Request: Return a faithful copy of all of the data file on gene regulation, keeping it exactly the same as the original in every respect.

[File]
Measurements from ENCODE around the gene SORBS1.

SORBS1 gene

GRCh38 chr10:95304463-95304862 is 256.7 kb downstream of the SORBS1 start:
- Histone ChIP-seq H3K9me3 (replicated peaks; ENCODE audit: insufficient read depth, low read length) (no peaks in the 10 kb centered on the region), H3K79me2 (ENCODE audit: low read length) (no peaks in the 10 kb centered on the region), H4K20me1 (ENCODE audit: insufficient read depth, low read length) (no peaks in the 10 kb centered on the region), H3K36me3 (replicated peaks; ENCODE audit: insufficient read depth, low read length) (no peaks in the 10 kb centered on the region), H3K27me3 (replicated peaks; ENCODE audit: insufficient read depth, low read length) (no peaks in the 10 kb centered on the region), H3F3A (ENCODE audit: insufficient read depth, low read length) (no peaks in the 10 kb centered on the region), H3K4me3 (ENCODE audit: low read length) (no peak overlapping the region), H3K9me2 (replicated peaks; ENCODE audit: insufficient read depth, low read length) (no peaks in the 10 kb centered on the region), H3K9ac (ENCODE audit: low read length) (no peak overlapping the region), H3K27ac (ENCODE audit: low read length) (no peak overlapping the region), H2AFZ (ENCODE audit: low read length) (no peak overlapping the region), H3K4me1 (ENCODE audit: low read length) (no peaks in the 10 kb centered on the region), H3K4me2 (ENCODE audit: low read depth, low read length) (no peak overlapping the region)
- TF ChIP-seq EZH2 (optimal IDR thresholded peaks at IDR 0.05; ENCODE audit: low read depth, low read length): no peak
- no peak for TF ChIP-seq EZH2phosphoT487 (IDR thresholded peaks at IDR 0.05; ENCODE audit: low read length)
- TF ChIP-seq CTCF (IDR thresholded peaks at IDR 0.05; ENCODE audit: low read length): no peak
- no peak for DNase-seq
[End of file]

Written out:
Measurements from ENCODE around the gene SORBS1.

SORBS1 gene

GRCh38 chr10:95304463-95304862 is 256.7 kb downstream of the SORBS1 start:
- Histone ChIP-seq H3K9me3 (replicated peaks; ENCODE audit: insufficient read depth, low read length) (no peaks in the 10 kb centered on the region), H3K79me2 (ENCODE audit: low read length) (no peaks in the 10 kb centered on the region), H4K20me1 (ENCODE audit: insufficient read depth, low read length) (no peaks in the 10 kb centered on the region), H3K36me3 (replicated peaks; ENCODE audit: insufficient read depth, low read length) (no peaks in the 10 kb centered on the region), H3K27me3 (replicated peaks; ENCODE audit: insufficient read depth, low read length) (no peaks in the 10 kb centered on the region), H3F3A (ENCODE audit: insufficient read depth, low read length) (no peaks in the 10 kb centered on the region), H3K4me3 (ENCODE audit: low read length) (no peak overlapping the region), H3K9me2 (replicated peaks; ENCODE audit: insufficient read depth, low read length) (no peaks in the 10 kb centered on the region), H3K9ac (ENCODE audit: low read length) (no peak overlapping the region), H3K27ac (ENCODE audit: low read length) (no peak overlapping the region), H2AFZ (ENCODE audit: low read length) (no peak overlapping the region), H3K4me1 (ENCODE audit: low read length) (no peaks in the 10 kb centered on the region), H3K4me2 (ENCODE audit: low read depth, low read length) (no peak overlapping the region)
- TF ChIP-seq EZH2 (optimal IDR thresholded peaks at IDR 0.05; ENCODE audit: low read depth, low read length): no peak
- no peak for TF ChIP-seq EZH2phosphoT487 (IDR thresholded peaks at IDR 0.05; ENCODE audit: low read length)
- TF ChIP-seq CTCF (IDR thresholded peaks at IDR 0.05; ENCODE audit: low read length): no peak
- no peak for DNase-seq